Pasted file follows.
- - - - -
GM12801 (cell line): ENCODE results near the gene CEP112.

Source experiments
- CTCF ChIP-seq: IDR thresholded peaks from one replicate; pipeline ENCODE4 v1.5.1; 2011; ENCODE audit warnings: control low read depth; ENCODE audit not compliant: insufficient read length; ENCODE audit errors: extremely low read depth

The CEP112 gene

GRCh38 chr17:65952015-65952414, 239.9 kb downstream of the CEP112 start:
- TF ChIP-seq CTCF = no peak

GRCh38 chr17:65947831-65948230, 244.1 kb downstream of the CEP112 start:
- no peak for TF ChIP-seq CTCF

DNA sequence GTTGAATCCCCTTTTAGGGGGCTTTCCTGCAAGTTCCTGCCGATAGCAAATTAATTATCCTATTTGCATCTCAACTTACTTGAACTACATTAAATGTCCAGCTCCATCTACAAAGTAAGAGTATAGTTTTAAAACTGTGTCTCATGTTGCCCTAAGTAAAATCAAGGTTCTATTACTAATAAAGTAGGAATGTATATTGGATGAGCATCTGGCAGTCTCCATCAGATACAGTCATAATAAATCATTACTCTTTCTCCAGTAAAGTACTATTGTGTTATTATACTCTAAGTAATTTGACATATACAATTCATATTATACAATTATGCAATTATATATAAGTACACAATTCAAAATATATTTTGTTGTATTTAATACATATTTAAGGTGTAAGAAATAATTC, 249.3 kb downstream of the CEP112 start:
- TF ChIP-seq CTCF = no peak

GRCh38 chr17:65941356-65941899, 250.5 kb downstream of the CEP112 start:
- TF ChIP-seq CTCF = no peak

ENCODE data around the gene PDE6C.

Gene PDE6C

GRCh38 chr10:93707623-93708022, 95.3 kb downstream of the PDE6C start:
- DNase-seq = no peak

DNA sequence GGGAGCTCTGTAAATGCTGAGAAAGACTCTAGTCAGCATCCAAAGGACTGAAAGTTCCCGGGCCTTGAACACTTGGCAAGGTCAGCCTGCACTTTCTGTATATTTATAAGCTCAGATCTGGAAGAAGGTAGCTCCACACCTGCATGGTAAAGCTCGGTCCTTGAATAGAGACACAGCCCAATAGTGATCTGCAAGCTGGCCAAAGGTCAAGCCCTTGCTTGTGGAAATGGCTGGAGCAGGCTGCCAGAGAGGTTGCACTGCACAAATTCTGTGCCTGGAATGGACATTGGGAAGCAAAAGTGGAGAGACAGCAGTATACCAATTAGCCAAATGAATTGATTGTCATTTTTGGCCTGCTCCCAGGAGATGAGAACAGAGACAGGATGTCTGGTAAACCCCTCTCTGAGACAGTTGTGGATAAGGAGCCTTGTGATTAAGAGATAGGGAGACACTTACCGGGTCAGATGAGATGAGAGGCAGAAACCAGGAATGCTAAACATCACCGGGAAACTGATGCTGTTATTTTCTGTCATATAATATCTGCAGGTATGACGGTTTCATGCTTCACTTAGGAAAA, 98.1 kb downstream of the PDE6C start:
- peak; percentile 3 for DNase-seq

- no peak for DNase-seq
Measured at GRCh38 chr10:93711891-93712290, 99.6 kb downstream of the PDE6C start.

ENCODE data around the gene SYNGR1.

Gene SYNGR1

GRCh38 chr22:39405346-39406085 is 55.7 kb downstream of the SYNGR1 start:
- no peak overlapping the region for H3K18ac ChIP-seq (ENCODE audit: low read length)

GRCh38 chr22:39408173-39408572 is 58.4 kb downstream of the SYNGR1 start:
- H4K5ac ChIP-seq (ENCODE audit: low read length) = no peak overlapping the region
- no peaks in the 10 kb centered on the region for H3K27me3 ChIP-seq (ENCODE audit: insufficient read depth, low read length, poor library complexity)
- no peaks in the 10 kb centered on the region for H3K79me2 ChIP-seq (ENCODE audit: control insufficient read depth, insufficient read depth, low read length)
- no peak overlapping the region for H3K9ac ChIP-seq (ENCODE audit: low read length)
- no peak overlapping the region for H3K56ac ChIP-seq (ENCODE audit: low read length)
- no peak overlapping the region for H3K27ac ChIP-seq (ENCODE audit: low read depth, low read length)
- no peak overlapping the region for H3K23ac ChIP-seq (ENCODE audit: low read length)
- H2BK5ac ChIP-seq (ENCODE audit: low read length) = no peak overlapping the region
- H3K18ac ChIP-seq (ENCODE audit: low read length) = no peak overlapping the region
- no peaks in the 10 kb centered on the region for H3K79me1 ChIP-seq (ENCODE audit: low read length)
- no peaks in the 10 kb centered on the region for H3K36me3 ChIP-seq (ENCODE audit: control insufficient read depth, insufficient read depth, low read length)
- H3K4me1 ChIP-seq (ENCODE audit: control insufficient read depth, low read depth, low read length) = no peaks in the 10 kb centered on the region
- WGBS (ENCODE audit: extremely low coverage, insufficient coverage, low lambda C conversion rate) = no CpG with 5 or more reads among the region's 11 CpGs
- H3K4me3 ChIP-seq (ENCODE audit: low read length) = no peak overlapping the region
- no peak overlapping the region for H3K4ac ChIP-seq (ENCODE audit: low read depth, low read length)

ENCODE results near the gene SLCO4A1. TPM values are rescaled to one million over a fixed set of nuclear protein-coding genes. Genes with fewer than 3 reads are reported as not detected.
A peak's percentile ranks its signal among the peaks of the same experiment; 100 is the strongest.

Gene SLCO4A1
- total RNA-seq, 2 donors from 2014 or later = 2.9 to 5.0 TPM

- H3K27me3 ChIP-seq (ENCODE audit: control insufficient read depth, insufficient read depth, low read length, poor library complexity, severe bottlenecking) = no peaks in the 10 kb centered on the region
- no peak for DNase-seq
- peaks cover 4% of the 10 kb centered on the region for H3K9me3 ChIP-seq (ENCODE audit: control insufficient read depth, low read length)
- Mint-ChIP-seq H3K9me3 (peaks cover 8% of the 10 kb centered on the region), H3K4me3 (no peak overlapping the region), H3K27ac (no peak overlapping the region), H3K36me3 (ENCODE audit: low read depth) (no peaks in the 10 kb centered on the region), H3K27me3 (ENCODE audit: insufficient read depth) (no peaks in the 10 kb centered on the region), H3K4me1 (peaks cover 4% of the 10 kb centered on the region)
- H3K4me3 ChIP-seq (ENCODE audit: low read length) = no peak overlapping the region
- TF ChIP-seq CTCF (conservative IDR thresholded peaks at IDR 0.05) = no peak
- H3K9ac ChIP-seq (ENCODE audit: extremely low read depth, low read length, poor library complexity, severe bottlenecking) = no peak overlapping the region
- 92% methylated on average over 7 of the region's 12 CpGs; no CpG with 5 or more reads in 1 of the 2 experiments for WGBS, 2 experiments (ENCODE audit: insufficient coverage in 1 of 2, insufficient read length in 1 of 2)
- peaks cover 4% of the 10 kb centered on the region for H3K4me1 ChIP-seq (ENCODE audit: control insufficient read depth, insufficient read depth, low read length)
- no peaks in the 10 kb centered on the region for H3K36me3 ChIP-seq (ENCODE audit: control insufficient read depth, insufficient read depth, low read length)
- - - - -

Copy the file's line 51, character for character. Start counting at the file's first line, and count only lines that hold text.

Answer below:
- H3K9ac ChIP-seq (ENCODE audit: extremely low read depth, low read length, poor library complexity, severe bottlenecking) = no peak overlapping the region